Multidisciplinary learning critical to produce holistic individuals

The National Education Policy (NEP) aims to overhaul India’s learning practices and standards. While the NEP will be implemented fully over the course of this decade starting from 2021-22, an urgent focus on multidisciplinary learning is recommended in the policy to create holistic individuals for the future.

The NEP plans to set up one large multidisciplinary college in every district by 2030. Within the same time frame, the policy aims to make all higher education institutions in the country multidisciplinary with at least 300 student enrolments. 

Experts feel these steps can go a long way in solving the capacity and employability problems that have been plaguing Indian education.

Also Read: Delhi University to discontinue M.Phil from next academic session

For instance, an engineering student can opt for a subject from humanities. It, therefore, provides an opportunity for students to build diverse perspectives from different disciplines to better understand a theme or a subject.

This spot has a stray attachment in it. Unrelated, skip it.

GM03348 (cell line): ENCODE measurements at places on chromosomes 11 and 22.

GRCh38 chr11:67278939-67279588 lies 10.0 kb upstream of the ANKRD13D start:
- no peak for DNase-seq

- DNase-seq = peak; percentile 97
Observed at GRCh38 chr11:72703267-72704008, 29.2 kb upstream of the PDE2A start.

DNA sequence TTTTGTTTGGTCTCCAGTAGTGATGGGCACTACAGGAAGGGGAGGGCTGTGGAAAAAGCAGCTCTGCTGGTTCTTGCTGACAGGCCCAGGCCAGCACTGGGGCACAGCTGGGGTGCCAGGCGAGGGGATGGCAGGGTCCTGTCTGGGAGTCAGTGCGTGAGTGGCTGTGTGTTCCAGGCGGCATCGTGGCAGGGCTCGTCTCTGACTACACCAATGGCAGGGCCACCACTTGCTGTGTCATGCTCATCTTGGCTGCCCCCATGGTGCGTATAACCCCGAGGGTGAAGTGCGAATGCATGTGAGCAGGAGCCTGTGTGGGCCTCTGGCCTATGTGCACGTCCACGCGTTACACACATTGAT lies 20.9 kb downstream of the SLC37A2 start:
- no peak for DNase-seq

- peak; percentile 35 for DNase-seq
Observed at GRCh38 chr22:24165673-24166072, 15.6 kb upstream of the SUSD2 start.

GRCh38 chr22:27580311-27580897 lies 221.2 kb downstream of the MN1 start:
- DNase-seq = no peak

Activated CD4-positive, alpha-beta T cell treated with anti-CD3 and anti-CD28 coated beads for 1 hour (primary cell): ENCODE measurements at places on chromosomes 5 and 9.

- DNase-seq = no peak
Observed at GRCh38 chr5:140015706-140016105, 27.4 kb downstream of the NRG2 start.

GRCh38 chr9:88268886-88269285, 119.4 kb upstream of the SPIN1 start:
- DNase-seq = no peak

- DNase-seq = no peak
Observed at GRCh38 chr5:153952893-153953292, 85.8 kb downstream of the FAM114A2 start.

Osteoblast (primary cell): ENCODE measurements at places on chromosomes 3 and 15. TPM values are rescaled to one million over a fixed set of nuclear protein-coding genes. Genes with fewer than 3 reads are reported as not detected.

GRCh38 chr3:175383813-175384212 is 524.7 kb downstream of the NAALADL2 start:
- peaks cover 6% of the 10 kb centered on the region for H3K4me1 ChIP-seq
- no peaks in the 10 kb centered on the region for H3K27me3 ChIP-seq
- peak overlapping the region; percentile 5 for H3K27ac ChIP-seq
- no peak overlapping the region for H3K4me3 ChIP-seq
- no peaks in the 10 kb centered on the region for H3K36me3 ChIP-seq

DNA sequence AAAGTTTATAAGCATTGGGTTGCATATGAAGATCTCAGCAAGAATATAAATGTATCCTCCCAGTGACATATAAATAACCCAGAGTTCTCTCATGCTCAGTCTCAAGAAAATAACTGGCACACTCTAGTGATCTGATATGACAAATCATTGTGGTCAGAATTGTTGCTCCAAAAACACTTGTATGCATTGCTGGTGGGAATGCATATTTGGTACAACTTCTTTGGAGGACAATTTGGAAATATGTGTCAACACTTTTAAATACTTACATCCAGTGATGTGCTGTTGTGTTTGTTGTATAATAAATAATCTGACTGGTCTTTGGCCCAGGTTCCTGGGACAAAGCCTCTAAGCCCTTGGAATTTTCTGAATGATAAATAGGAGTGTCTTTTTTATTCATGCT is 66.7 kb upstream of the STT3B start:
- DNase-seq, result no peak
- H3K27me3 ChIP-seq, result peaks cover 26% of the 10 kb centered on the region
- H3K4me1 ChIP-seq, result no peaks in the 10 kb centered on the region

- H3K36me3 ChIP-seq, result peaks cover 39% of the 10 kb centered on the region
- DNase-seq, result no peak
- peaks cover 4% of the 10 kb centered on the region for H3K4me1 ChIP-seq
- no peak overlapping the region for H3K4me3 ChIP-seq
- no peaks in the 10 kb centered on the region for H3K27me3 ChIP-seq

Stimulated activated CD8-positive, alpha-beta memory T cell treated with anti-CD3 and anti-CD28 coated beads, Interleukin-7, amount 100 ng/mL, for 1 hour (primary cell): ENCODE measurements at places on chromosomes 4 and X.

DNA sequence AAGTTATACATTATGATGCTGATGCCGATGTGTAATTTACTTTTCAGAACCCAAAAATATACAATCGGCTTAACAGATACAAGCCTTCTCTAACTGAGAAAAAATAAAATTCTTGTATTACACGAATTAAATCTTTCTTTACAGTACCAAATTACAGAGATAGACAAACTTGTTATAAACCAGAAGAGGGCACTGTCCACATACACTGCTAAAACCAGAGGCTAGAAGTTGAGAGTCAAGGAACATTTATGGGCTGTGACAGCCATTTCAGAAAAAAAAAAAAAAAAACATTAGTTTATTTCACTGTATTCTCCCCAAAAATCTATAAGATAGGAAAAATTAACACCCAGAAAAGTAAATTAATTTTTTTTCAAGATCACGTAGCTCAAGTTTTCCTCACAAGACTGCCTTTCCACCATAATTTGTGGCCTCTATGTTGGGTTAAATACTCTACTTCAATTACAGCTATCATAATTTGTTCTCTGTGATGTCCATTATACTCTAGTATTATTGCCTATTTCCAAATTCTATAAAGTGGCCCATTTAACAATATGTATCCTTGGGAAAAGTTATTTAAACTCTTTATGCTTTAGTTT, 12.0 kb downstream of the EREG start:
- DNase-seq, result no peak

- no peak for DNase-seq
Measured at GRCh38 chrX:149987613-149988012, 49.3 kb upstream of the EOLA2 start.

“When they go out, a science student needs humanities and a humanities student needs science. We work with a lot of engineering organisations and it is a very common critique by employers that the Indian higher education system does not produce holistic individuals,” says Rajiv Tandon, CEO – Executive Education, BITS Pilani, Work Integrated Learning Programmes (WILP).

Following the NEP recommendations, the University Grants Commission (UGC) has also recommended Vice-Chancellors of all colleges and higher education institutions to implement ‘multi-disciplinary and holistic education’ across disciplines. 

Also Read: Education ministry forms committee to develop new curriculums for school

Thanks to the NEP, future models can be expected to offer imaginative and flexible curricular structures that can accommodate creative combinations of disciplines for study and multiple entry and exit points. 

It will allow students to focus on a major subject while exploring across the arts, humanities and sciences for minors. Manish Mohta, Managing Director of online examination solution provider Learning Spiral, says along with such core changes, the methodology of assessment needs intervention. 

“If you are not measuring the skill gaps and learning outcomes, how will you ever have a plan to improve these? We need to revamp the methodology of assessing students and bring digital intervention in assessment,” he says.